Wednesday, February 14, 2018

Following the Money Migration on Chesapeake Bay

At least $15 billion.

That’s how much federal, state and non-governmental organizations in Maryland have spent to restore the Chesapeake Bay, an analysis by The Capital found.

But when asked recently how much has been spent since plans were hatched to save the bay, a range of experts and officials said they just don’t know. That includes the head of the Chesapeake Bay Program, now coordinating federal work on the bay.

And the results are equally elusive:

Since 1985, the amount of nitrogen and phosphorus flowing into the bay has decreased. But officials have missed several restoration deadlines and fallen short of goals.
As has been documented here many times.
Tens of millions have been spent on programs critics consider nearly ineffectual, including a state and federal effort to recover the bay’s oyster industry.
As has also been documented here many times.
And since 2009, the state has transferred at least $135 million designated for bay cleanup to the general fund.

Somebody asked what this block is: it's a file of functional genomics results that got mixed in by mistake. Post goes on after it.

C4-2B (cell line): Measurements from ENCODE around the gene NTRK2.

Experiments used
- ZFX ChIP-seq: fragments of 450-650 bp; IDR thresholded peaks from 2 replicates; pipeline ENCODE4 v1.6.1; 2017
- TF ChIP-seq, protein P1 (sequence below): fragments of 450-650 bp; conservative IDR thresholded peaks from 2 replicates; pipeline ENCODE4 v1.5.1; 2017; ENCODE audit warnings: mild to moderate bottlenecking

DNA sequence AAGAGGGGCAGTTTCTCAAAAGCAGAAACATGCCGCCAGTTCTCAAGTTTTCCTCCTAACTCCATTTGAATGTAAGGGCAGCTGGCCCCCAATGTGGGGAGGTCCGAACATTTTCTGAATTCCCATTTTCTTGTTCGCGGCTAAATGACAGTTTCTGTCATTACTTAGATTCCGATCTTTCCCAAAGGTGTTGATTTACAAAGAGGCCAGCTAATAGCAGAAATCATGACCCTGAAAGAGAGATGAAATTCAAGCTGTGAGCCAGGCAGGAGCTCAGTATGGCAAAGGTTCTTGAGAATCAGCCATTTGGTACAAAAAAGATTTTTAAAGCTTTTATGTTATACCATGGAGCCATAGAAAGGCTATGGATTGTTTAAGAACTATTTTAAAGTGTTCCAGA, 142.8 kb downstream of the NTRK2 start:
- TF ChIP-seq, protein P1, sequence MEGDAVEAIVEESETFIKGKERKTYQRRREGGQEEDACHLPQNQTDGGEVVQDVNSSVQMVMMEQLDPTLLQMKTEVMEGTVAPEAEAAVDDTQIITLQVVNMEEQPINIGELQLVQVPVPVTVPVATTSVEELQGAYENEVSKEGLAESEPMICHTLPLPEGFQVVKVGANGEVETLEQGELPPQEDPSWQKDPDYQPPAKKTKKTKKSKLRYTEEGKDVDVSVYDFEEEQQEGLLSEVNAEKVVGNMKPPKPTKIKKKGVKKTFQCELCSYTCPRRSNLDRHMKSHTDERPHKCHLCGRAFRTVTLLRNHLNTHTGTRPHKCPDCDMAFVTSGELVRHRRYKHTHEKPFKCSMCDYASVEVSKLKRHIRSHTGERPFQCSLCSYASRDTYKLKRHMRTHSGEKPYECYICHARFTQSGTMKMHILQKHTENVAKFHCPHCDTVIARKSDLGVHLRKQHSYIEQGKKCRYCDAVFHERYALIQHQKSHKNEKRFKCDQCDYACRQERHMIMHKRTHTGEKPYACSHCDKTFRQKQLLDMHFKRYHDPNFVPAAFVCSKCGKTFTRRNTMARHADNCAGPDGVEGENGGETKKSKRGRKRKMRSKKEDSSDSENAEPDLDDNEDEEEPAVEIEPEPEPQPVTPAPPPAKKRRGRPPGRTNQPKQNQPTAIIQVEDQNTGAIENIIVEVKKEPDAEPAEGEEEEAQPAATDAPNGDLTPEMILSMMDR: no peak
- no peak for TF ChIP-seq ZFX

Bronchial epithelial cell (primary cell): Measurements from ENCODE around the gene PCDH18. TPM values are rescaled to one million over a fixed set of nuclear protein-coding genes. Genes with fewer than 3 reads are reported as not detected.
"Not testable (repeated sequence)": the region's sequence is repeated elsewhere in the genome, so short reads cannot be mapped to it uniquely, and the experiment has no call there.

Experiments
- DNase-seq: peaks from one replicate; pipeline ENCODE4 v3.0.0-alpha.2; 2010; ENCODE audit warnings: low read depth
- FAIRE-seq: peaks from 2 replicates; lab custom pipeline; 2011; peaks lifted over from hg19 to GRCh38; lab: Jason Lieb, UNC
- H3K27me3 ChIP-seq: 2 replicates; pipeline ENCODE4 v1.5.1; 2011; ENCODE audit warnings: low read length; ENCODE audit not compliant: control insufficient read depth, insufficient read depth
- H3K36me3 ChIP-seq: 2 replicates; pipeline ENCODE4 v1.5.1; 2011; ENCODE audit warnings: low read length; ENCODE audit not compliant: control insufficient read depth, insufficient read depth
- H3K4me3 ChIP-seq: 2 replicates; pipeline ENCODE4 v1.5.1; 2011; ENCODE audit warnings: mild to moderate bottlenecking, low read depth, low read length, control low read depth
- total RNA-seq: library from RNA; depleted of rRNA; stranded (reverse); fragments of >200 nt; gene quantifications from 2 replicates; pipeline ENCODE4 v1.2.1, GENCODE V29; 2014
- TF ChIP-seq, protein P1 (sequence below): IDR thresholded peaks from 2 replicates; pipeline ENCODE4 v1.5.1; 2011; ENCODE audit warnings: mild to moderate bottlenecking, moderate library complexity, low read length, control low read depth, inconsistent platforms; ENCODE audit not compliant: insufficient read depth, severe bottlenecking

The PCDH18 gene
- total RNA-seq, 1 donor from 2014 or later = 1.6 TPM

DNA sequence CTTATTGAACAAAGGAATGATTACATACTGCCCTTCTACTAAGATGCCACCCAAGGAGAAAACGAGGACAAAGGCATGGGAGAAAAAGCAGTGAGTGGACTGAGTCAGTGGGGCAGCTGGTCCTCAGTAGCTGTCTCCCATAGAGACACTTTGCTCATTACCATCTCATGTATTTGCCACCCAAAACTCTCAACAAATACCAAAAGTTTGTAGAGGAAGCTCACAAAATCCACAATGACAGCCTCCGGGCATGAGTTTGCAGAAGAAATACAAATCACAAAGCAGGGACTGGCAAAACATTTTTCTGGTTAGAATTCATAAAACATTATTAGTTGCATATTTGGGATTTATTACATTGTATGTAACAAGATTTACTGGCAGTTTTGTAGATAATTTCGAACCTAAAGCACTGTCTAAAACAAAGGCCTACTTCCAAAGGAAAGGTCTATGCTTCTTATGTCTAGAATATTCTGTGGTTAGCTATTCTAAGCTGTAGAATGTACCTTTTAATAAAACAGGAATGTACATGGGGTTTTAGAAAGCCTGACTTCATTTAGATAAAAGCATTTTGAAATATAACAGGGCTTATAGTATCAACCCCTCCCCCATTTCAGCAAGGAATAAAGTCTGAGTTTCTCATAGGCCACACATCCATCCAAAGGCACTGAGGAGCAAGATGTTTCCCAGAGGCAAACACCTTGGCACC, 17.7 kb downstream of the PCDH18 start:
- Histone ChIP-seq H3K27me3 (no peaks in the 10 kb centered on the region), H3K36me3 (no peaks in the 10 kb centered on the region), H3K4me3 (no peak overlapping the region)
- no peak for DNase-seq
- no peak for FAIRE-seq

Former MD Governor Martin O'Malley
It was an old favorite Maryland trick, a special tax for a particular purpose, repurposed for the state's bottom line.

But the hits outweigh the misses, said Gov. Martin O’Malley. “It is a total bull... cop-out to say we’ve spent money there and it didn’t work,” Gov. Martin O’Malley said. “(The) hell it didn’t. (The bay is) still alive. But we can get smarter, we can get more effective.”
I'm seeing signs that the Bay is getting better. But their elusive, much like the money. At least it's not getting much worse, currently. Certainly some has been spent to good effect, but I'm pretty sure that a lot has gone off to the great administrative black hole, and given to friendly non-profits for work of dubious value.

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